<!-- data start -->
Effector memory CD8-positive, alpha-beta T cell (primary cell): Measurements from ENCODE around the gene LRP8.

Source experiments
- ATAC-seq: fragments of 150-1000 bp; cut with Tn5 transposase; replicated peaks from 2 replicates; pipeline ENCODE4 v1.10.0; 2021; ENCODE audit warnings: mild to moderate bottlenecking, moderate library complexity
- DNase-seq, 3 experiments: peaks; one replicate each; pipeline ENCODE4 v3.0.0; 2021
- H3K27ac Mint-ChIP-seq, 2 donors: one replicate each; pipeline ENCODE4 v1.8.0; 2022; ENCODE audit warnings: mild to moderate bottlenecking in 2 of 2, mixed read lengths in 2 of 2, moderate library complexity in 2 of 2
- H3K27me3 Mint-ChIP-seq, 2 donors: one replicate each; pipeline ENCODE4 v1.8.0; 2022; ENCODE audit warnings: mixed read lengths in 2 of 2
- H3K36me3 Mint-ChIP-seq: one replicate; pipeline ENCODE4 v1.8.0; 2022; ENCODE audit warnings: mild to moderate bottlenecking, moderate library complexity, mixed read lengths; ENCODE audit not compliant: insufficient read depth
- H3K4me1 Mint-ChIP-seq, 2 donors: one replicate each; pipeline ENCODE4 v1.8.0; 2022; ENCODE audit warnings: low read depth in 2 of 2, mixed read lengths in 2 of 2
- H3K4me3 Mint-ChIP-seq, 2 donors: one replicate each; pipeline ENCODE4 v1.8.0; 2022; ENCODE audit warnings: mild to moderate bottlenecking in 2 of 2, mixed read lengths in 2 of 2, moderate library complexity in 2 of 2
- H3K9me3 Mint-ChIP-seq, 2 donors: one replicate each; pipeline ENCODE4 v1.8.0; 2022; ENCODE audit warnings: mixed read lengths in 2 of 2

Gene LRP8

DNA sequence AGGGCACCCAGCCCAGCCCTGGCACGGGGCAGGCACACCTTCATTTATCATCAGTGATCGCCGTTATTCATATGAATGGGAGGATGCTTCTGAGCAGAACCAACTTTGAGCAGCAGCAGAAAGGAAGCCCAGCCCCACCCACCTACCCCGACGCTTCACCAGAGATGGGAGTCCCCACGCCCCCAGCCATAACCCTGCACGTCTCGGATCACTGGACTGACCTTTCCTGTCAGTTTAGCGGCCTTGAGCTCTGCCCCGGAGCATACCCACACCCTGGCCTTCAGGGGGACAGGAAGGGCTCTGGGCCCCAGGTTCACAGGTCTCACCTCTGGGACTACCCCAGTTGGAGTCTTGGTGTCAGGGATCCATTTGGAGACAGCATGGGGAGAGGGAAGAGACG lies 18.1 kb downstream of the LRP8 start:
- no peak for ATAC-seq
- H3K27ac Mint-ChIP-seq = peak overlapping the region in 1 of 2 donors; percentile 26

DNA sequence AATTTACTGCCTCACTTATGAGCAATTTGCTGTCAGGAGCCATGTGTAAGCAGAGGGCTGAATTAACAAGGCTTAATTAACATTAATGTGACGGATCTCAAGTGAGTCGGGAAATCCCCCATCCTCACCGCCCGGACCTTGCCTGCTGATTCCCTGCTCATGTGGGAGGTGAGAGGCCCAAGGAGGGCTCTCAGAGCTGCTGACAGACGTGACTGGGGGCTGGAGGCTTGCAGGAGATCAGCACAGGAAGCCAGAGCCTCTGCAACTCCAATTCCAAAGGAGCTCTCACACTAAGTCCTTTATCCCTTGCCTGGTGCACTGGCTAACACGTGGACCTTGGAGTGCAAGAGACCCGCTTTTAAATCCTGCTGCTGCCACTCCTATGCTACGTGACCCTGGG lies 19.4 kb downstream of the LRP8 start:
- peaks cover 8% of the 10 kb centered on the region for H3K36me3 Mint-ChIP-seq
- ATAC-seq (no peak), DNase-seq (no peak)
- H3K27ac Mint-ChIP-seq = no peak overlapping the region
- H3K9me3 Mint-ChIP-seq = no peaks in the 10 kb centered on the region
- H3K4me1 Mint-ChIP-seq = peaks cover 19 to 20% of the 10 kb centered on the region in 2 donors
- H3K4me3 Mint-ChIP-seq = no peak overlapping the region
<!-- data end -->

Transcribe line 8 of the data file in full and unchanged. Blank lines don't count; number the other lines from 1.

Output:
- H3K4me1 Mint-ChIP-seq, 2 donors: one replicate each; pipeline ENCODE4 v1.8.0; 2022; ENCODE audit warnings: low read depth in 2 of 2, mixed read lengths in 2 of 2